Despite the delays, price haggling, wicked weather and waves, and near-tragedies, the ODCC reported that, as of mid-March, state crabbers had already landed a bit more than 18 million pounds – 13 million pounds in January alone – at an average price of $3.55 per pound.
Unfortunately, another more ominous threat that emerged in January took its toll.
Coronavirus Infects Fresh Market
Just when it seemed like the Pacific Northwest Dungeness crab fishery would rebound well from the delays and the tempestuous sea, the outbreak of coronavirus, with its origin in China, emerged. Market analysts say China stopped all imports of live animals, including live crab, which generally brings top dollar in Asian markets, especially during the month-long Chinese New Year celebration.
Those restrictions seriously pinched the crab fishery’s market potential, which was already reeling from the tariffs imposed by the federal government in 2018 on seafood exports to China.
Tariffs were recently lowered, and market analysts, processors, and crabbers said the live market was going well, with rising demand and prices, when it struck the coronavirus reef. As a result, commercial crabbers say they’re earning less overall, noting that good live prices early in the season dropped to cooked price levels – about $1 to $2 less per pound – since the coronavirus outbreak.
Market analysts and crabbers say the price difference between live and cooked crab varies, depending on volume of landings and market demand. In 2017, live Dungeness earned crabbers as much as $10 per pound from importers in China. The 50 percent tariff imposed in 2018 cut heavily into export price offers.
Dungeness crab that would have gone to China or elsewhere mostly ended up with local and regional processors, retailers, and restaurants. However, crabbers said the coronavirus pandemic also shivered the timbers of a good, if less lucrative, market alternative as the nation hunkered down to ride out the viral storm.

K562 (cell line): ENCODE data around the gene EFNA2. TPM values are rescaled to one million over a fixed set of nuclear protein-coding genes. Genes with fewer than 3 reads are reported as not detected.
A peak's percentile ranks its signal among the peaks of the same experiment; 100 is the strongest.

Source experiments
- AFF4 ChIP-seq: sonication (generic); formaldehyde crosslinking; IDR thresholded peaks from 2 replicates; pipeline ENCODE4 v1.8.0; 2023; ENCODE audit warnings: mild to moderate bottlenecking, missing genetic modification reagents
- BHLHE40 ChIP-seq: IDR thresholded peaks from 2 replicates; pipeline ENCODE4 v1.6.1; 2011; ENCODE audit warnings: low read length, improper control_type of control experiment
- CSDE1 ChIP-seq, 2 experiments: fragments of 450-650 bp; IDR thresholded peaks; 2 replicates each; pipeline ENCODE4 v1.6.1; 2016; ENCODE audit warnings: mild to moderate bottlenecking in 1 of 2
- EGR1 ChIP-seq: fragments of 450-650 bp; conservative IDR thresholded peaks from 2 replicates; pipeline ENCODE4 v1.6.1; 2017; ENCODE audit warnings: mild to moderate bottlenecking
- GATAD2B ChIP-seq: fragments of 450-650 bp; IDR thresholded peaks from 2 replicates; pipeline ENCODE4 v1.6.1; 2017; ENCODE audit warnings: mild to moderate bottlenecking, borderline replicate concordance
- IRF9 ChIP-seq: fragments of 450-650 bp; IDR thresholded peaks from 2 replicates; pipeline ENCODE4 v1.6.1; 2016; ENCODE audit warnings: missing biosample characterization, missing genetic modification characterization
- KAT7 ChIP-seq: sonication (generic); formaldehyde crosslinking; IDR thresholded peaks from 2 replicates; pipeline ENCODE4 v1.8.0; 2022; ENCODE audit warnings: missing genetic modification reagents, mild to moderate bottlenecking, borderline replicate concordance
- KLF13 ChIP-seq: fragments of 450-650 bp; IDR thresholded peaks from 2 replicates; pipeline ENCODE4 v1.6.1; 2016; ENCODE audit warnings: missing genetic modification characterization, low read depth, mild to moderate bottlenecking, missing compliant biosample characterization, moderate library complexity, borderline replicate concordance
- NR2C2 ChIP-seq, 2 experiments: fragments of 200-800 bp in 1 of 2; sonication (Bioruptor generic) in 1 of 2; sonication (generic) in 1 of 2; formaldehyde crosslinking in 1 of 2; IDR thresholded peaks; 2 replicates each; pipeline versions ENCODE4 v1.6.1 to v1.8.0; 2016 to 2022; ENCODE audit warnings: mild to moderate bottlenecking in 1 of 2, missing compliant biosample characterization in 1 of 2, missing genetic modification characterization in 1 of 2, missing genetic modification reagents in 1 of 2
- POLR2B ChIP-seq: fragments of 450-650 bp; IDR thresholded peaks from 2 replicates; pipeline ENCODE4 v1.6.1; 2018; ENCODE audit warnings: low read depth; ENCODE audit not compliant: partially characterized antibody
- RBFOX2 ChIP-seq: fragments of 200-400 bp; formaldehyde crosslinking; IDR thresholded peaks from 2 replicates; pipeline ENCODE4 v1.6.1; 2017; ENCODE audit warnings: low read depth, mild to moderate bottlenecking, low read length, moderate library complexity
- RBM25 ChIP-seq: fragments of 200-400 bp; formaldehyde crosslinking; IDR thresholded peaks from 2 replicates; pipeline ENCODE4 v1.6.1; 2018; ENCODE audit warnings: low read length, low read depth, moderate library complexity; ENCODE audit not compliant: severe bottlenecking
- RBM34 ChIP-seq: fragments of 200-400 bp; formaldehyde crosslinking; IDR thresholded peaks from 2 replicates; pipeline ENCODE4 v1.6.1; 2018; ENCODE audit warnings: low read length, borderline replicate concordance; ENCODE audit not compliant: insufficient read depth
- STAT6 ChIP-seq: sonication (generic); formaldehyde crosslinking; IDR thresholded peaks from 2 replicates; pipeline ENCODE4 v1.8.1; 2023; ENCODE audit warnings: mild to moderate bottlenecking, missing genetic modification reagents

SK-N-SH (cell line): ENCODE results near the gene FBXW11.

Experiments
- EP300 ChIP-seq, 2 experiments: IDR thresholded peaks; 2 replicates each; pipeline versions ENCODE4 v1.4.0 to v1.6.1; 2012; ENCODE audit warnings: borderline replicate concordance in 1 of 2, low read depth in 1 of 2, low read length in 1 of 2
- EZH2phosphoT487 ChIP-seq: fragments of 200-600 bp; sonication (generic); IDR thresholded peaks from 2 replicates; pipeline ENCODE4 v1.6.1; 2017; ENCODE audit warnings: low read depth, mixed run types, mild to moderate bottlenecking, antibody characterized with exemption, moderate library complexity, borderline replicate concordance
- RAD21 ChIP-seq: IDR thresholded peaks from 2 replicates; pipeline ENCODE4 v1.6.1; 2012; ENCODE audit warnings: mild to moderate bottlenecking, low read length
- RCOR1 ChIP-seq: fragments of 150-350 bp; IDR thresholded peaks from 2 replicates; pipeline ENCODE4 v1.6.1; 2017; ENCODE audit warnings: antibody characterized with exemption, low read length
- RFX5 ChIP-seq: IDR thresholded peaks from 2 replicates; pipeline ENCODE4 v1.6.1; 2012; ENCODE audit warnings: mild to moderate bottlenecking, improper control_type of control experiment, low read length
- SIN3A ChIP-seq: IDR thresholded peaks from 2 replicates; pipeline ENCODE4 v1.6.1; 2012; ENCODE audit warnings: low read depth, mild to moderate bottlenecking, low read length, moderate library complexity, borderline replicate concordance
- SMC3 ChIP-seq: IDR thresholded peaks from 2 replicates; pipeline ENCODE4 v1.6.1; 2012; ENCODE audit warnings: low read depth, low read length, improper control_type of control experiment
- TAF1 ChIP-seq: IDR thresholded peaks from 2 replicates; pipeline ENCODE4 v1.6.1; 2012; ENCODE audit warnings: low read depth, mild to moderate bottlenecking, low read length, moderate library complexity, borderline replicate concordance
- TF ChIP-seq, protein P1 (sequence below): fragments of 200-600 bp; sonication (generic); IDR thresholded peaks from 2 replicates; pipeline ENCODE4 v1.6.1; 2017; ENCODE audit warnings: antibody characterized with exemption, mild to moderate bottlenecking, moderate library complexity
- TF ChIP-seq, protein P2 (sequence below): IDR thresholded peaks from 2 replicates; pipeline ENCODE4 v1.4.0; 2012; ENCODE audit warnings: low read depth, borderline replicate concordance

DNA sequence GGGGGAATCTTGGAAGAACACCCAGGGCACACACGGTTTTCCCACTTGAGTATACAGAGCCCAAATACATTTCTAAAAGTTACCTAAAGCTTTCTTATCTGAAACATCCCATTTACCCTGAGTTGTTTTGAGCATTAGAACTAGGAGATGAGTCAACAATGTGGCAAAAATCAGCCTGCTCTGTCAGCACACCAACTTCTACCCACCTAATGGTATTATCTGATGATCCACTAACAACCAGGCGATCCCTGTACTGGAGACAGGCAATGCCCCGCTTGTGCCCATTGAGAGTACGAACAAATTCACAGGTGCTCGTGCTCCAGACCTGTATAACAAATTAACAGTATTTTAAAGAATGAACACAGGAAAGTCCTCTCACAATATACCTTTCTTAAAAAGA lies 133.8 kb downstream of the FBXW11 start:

Protecting the Surf Turf
Despite all the obstacles, crabbers must crab – it’s their livelihood, and ODCC officials are determined to protect that way of life in any way possible. Part of that involves ocean “real estate” – the prime fishing grounds that are threatened by a growing number of other uses and potential uses.
In January, Hugh Link, the commission’s executive director, and Tim Novotny joined the West Coast advisory committee of the Responsible Offshore Development Alliance (RODA) – dubbed as “a coalition of fishing industry associations and companies working to improve the compatibility of new offshore development with their businesses.” RODA aims to “work on behalf of fishermen with regulators, offshore developers, science experts, and others to coordinate science and policy approaches to proposed ocean development in a way that minimizes conflicts with existing traditional and historic fishing.”
The looming probability of offshore wind development in United States territorial seas prompted RODA’s formation.
The Bureau of Ocean Energy Management (BOEM) has already identified three areas off the California coast (Humboldt in the north, where the strongest wind speeds are found, along with Morro Bay and Diablo Canyon off the central coast) for offshore wind development. BOEM has also initiated a process for siting offshore wind projects off of Oregon’s coast. These potential wind projects add another layer of complexity in the growing list of competitors for ocean territory that encroach on traditional fishing grounds.
Faced with the vagaries within the Dungeness fishery itself, crabbers and the ODCC simply want to make sure they don’t get pinched even more by pressure from outside sources in the years ahead.